I ran out to the McD's for some orange juice and a hash brown then scooted right back. I uncovered and did my pre-flight, now just waiting for the fuel truck from AeroWays. I took on enough fuel to take me to the slots, that's 20 gallons a side for the non-Beechcraft crowd. At one hour and a half the gen started to sputter, not good.  I got out of the warm SUV and moved it to a more level resting place with the carb on the down hill side hoping the fuel would pool.  Didn't I check? Heck no, what's the point I didn't bring the small premixed container with me.

Sure enough about twenty minutes later the generator went silent key.  About that same time my phone alerted me to a text, Mike was letting me know he was under the wx, ear infection and congested, he was a no-go. Was he not bundled up while playing in the snow this past weekend??  Ok, any chance of remaining current will expire the end of the month so I may as well just go fly today. I had Vince on standby.
I decided to fire up 08Romeo and taxi to the front of the Red Eagle hangar and wait on Vince. It was a short wait and by the time I started and taxied over he was walking through the gates just a few minutes later. I had positioned myself so he could not walk around the plane between 08Romeo and the L-39 jet next to me, he climbed up the wing and buckled in.
Senator Malkus Jr. Bridge
I had the ATIS and provided Vince the info, he taxied us out making the calls for the taxi clearance. I also gave Vince the chance to take off, he does a great job and I am shadowing controls just in case. A smooth climb out at six hundred feet a minute and minding the tach and engine temps with great care, he does a nice job. I dialed in Dover since I knew he would want to get flight following, Vince loves talking on the radio. He did very good despite the two "with you's" Gezzz I hate that.  I reminded him he is "with me" not with ATC and that that was a dig....remember phraseology I said, he acknowledged with a smirk. We were handed off to Potomac, then Patuxent and cancelled when we had the wx and field in sight. Honestly Vince's radio work is top notch.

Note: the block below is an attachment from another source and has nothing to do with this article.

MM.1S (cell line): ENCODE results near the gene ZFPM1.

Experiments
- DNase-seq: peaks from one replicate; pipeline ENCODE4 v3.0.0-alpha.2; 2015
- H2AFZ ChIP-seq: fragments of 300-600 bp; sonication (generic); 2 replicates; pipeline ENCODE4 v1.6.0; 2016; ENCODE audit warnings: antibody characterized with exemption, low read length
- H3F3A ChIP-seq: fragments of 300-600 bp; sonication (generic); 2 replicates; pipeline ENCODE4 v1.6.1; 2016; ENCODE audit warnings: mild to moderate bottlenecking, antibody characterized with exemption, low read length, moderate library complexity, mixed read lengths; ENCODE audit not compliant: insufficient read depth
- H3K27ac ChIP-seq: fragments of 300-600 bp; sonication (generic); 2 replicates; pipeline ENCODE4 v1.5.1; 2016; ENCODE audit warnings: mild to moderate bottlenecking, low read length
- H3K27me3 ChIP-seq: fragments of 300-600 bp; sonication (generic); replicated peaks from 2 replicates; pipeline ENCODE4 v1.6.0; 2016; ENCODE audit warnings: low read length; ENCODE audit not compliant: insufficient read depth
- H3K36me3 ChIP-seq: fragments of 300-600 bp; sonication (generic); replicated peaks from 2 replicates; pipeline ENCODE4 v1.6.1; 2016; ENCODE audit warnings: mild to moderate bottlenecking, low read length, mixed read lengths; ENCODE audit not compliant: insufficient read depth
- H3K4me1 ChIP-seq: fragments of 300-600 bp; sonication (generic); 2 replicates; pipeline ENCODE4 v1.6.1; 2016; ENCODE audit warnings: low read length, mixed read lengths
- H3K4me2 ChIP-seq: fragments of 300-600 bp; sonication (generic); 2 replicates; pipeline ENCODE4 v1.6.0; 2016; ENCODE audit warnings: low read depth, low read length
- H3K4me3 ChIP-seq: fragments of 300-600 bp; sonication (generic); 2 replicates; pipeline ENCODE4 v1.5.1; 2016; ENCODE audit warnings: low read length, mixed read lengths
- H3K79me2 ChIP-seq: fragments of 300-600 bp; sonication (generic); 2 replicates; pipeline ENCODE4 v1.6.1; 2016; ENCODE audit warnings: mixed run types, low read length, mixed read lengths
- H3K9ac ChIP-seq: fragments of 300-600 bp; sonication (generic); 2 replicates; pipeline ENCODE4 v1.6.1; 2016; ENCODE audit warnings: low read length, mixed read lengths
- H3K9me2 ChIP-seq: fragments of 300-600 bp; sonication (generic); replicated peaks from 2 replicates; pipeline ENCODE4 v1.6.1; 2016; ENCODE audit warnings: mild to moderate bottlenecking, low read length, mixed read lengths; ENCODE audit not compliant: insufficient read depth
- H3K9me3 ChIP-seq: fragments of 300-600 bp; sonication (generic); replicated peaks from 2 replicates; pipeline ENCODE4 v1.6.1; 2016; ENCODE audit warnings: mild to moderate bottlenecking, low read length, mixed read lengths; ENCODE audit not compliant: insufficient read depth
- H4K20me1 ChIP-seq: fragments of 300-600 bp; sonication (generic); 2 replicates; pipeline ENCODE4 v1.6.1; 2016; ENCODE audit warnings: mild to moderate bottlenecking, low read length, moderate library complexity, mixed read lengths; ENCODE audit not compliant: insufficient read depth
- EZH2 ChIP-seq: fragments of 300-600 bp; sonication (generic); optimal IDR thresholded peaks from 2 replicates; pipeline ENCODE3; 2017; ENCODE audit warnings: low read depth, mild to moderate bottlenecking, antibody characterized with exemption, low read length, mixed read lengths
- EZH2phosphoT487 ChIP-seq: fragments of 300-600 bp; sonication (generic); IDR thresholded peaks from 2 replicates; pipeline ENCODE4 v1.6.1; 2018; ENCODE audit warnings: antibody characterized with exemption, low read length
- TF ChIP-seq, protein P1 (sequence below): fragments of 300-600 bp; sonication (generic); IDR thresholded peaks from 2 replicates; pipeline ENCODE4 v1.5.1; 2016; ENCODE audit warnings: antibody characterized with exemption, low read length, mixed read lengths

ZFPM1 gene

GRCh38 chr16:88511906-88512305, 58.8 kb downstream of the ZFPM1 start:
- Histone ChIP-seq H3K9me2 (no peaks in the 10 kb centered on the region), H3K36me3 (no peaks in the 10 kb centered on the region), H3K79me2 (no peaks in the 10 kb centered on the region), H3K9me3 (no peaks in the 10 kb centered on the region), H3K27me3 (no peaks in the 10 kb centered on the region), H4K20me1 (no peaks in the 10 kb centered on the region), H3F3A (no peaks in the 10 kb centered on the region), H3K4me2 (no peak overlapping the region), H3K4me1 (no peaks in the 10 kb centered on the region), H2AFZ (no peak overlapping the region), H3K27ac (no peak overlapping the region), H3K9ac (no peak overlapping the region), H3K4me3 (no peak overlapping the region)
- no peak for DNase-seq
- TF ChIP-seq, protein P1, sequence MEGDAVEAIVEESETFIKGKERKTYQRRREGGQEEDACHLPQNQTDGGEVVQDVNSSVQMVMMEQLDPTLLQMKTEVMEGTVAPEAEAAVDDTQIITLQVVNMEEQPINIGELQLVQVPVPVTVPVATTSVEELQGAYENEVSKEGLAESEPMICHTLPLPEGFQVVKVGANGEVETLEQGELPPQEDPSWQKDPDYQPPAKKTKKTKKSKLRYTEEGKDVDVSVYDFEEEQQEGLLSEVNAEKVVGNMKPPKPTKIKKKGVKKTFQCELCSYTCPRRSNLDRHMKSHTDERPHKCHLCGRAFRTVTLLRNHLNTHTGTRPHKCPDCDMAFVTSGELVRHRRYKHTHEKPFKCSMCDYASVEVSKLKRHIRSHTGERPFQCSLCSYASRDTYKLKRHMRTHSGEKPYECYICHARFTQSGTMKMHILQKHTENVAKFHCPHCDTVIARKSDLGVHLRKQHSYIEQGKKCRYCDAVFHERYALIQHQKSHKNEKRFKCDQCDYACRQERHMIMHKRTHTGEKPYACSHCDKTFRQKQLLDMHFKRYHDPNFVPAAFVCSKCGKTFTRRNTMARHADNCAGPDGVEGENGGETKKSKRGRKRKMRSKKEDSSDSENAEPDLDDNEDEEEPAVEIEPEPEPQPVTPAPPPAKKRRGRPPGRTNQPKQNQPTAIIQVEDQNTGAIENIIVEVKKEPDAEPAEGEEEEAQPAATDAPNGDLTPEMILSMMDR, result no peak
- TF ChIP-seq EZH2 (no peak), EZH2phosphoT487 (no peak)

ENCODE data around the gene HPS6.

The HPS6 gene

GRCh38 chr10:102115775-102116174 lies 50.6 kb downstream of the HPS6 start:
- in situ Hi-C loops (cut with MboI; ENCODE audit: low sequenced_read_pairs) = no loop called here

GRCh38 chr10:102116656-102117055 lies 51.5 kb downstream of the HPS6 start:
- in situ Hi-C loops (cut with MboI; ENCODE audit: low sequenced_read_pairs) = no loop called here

Brrrr......Temps at 4,500 heading to Cambridge, MD
On the ramp at KCGE
We enjoyed the mason jar sweet tea's and a great breakfast. Kay's was slow this holiday morning compared to the wait in line weekend crowds. We watched a few planes take off then decided to follow suit. We bugged out and decided to make a run back to Wilmington.  I had thought about making a stop at Ocean City MD but that will be another day. I did the take off and turn out on course maintaining altitude below the R-4006 restricted area's 3,500 ceiling. We went home at 3,000' and enjoyed a nice ride with a tail wind. I guess I gave Vince controls just east of KESN- Easton, MD.
Vince did a great job getting us to ILG and into the pattern as directed by the tower. We planned the control swap on short final and Vince mirrored my control inputs as we squeaked one in. Two hours of play time and good eats, not a bad morning.

Saturday, January 19, 2013

Batteries and Butter

I decided to try for some flight time this weekend and upon leaving the office yesterday I diverted to ILG prior to launching for home. Out with the three hundred feet of extension cord, yes, you read that right 300'.  Meh, it's just another routine in my typical get ready to fly in cold wx days.  Honestly I had the cord out and to the plane in just a few minutes, I've learned to park my SUV half way vs trying to carry three 100' cords back across the ramp.

This morning I rolled out of bed and just could not get motivated. Maybe because I didn't have a safety pilot or maybe because my lovely Bride was fighting a migraine headache and could not go with me.  Lately with the cost of fuel I really don't do the breakfast/brunch runs. My instrument currency is up the end of the month and for the first time I think it will lapse. I'm not a happy camper.  Worse yet, currency is the easy part, staying proficient is what it's really all about.